Panama wheels…

We recently made a holiday trip to the Carribean, and visited both Curaçao and Panama. Car lovers as we are, a keen look for the car traffic over there and which cars one sees on the Caribbean roads is a must. We share here with you our interesting findings. 

Korean and Japanese brands galore…

Front licence plates are not required in Panama…

Reliability combined with low service requirements are of course an absolute must on these shores, so it comes as no surprise that masters in the art like Hyundai, Kia and Japanese brands such as Toyota, Honda and Suzuki are having a strong market presence over there. The world wide trend towards SUV’s is also seen here clearly, with however classic sedans being also very much in favor.

Interesting to see small taxis and official vehicles in the shape of Sedan versions of the compact Hyundai i10 for instance. 

Premium playground in Panama City 

Panama city is of course also the playground of the European premium brands, and BMW, Lexus, Mercedes and last but not least Audi are seen frequently as well as their posh and stylish dealerships. A flourishing second hand market for the far eastern brands is maintained by mostly Pakistani dealers…

Many roadside service stations flourish, offering electronic diagnosis, regular service and mostly airco repair...

The Caribbean climate is no easy ride when it comes to corrosion, as it is both (very) hot and humid. Chromed bar chairs in your home will rust dark brown if you don’t keep them polished and protected regularly, so it is no small compliment for the far eastern brands that they remain mostly rust free.  Indeed, your trusted Nissan or Toyota Land Cruiser pickup or Suzuki Vitara will stand the test of time. 

This is what is left of a fifties Jeep, a garden ornament…

Classics have had a hard time fighting corrosion, and the survivors in the shape of 50’s Jeeps are few and far between. We discovered in the garden of one of the Panama mansions the grille of a ’50s Jeep, and a lovingly kept example underneath a nice self made garage roof. 

This one is more lucky and lovingly kept, although still fairly exposed to the elements…

Kawasaki 4×4 power has struck on the beaches and idyllic island paths. 

Motorization is now on every corner of our beloved globe, and the local inhabitants of the idyllic islands like Taboga for instance are not hauling their food and sundry’s by foot anymore.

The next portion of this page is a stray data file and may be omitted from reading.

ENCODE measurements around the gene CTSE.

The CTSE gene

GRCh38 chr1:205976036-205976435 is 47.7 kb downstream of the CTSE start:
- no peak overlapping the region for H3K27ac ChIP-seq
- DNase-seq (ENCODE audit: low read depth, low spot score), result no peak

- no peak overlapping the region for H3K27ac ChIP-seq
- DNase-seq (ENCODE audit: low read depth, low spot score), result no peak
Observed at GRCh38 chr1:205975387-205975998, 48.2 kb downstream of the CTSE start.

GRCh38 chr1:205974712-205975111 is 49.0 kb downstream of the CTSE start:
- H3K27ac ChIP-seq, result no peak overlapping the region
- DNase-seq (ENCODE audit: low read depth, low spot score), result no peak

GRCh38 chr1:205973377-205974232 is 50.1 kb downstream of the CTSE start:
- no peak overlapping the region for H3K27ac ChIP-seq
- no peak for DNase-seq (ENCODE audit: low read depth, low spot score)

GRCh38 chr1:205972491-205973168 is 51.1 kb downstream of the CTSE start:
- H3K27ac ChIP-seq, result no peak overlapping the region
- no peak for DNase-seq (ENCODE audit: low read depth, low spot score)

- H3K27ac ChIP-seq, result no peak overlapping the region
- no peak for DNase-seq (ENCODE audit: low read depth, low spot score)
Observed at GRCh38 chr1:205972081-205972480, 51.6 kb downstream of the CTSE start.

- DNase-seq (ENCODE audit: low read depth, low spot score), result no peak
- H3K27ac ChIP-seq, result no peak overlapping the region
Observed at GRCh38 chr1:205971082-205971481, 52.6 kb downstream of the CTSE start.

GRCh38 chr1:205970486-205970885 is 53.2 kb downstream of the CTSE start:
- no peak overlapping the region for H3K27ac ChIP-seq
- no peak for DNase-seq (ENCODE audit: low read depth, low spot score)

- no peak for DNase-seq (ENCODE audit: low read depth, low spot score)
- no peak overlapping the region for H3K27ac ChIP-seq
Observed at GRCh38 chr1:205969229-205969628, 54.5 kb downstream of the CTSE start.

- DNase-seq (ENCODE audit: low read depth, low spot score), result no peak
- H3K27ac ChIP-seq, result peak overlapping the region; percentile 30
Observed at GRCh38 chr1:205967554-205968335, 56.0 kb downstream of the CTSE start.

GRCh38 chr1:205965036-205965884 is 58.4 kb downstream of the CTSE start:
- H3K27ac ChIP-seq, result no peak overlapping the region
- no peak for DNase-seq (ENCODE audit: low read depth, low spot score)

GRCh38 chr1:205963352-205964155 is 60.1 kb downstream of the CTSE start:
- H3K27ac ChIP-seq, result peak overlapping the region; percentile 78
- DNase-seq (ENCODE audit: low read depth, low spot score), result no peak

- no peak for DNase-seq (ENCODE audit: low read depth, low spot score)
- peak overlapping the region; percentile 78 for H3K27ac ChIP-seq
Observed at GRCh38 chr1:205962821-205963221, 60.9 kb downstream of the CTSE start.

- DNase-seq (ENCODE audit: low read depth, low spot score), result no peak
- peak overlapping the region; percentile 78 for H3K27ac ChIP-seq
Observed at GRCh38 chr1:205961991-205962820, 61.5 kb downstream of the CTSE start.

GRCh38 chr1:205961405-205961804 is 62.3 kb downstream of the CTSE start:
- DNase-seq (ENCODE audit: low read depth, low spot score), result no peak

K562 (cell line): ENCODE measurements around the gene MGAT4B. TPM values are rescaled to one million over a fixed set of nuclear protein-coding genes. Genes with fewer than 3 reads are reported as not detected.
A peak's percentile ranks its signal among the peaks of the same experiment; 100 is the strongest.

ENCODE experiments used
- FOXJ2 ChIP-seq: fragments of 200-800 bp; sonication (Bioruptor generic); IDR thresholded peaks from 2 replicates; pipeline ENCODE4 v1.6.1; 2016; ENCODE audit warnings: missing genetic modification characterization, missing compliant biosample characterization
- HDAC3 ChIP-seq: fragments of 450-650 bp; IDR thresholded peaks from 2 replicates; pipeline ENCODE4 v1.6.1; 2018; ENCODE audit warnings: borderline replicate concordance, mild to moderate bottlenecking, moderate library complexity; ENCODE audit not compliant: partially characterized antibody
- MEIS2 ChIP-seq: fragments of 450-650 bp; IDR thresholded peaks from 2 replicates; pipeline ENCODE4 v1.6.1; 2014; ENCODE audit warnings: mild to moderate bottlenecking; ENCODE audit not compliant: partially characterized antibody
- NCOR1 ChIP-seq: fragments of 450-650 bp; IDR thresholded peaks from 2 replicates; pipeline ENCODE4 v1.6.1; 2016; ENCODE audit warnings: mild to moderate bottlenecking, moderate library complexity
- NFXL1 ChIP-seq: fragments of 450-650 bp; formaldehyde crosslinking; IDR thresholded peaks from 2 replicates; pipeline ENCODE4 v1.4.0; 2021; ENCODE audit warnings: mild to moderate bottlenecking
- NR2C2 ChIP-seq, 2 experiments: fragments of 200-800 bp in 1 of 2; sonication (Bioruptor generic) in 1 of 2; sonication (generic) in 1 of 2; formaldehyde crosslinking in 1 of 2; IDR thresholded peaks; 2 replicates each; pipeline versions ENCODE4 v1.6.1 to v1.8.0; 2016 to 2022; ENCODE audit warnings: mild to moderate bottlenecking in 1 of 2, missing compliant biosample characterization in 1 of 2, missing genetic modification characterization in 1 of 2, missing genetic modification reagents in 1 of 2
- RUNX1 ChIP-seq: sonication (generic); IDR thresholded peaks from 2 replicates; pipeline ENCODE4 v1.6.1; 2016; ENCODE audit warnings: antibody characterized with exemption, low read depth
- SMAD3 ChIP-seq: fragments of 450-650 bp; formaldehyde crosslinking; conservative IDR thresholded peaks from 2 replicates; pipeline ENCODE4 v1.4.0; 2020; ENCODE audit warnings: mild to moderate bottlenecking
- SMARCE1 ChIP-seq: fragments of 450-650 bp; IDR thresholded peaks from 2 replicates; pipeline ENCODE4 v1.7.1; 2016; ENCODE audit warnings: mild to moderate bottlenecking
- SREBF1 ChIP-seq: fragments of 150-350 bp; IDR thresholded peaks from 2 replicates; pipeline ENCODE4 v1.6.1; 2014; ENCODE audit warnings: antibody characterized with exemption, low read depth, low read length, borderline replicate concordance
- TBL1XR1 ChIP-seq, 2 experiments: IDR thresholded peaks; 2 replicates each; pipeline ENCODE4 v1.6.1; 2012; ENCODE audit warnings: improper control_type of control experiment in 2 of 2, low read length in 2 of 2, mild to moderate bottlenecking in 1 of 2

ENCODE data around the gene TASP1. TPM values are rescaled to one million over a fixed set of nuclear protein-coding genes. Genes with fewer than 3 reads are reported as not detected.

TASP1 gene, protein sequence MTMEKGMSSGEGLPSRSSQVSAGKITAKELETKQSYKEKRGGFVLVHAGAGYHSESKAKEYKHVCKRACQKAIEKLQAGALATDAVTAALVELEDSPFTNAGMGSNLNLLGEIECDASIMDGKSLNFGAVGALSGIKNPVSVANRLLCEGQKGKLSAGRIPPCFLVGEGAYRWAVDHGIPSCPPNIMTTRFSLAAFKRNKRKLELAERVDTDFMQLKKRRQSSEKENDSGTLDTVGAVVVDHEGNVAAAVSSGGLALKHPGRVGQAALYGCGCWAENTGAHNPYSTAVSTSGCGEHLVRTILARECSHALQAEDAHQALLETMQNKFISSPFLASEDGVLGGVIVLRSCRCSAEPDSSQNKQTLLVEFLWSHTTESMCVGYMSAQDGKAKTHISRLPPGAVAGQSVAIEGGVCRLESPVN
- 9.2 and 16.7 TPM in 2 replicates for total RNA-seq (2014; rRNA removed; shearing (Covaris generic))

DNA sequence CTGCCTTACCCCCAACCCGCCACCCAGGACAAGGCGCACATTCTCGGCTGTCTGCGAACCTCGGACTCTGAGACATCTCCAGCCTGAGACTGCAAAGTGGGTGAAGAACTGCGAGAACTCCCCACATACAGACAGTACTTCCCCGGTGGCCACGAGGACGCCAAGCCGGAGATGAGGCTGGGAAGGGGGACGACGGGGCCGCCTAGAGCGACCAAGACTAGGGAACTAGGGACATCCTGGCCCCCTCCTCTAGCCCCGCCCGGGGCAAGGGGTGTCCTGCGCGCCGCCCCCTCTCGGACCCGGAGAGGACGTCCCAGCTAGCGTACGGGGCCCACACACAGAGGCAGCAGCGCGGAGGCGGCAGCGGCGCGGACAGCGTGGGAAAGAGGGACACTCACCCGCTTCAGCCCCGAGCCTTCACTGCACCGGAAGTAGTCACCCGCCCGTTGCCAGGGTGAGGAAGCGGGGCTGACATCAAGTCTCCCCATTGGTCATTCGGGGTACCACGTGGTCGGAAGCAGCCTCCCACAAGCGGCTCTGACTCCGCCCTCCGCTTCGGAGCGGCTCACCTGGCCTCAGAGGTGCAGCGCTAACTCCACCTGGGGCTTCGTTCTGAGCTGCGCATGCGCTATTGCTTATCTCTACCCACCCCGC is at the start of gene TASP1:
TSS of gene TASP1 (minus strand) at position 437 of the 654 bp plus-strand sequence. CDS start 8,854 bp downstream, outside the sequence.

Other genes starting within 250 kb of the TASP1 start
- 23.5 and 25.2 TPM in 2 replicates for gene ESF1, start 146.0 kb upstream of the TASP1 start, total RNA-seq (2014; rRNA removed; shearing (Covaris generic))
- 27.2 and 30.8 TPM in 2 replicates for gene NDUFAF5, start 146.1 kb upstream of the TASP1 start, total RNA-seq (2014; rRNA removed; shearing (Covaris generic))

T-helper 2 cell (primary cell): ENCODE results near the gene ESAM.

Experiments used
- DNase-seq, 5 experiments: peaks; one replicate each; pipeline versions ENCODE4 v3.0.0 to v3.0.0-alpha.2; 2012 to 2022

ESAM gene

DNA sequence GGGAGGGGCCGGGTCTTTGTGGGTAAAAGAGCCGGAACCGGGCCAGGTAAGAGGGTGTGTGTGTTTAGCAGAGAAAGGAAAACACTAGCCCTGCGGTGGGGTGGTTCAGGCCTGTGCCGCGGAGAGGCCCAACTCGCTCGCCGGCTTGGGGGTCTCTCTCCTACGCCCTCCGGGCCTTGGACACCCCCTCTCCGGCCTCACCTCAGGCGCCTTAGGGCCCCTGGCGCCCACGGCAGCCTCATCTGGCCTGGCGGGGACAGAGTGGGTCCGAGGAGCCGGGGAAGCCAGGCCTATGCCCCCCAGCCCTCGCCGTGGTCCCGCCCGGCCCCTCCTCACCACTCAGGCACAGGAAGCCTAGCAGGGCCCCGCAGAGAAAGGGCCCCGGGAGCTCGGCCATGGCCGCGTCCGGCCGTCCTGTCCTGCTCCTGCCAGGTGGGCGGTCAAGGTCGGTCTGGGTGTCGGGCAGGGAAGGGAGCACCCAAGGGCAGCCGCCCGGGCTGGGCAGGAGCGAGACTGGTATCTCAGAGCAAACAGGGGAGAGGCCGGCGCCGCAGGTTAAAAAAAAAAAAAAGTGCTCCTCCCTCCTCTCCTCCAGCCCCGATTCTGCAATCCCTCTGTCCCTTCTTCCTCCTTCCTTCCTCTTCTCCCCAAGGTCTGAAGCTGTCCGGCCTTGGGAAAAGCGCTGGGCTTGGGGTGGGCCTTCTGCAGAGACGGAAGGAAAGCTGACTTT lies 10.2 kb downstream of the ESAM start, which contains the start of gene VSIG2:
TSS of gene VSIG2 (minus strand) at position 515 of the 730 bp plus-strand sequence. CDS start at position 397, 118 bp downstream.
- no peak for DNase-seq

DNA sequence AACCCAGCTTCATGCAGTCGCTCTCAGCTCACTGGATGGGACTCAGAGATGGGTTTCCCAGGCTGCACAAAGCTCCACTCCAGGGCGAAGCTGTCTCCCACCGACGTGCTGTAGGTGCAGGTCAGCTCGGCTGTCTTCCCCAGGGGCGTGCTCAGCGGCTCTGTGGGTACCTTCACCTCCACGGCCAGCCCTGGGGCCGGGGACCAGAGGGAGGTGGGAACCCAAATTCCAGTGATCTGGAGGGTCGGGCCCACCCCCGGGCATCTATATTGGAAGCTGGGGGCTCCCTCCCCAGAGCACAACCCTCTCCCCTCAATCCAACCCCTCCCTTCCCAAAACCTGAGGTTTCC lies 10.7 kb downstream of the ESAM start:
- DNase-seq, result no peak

The classic scooter, bike or Vespa tricycle is also history. The typical housewife now carts her children to the school proudly behind the wheel of a short wheelbase Kawasaki 4×4, mostly in the two seater pickup version so the beloved husband can haul drinks, building materials, luggage for hotel guests, anything along the narrow and sometimes barely existing island roads. 

More well to do residents opt for the bigger four/five seater version, and indeed, it is excellent transport in these tropical temperatures, where the totally open framed structure offers you that sweet breeze when you are humming along. It has of course a low gear mode so even the steepest hills reaching those beautifully situated residences with panoramic views are totally easy to tackle. 

Green power is few and far between…

Of course, with these low gasoline prices in the region of around 70 dollar cents per liter there is little room for alternative propulsion, and only Lexus and Toyota hybrids add a green touch to the total picture, and are to be applauded for that. Steep hills on the islands make powerful propulsion a bare necessity, and this leaves little room for battery fed energy, especially when beach car like vehicles such as these Kawasaki quads are infrequently used.

Electricity is also more often than not scarce on these remote places, as they are produced by generators. Residents also use old faithful’s like 17 year old Suzuki Vitara’s to haul their shopping groceries and luggage to their mountain top villas, and these Suzuki’s are coveted indeed… 

On our whole trip, we never saw ONE electric car… Except those used on the Panama golf courses…. 

Hans Knol ten Bensel 

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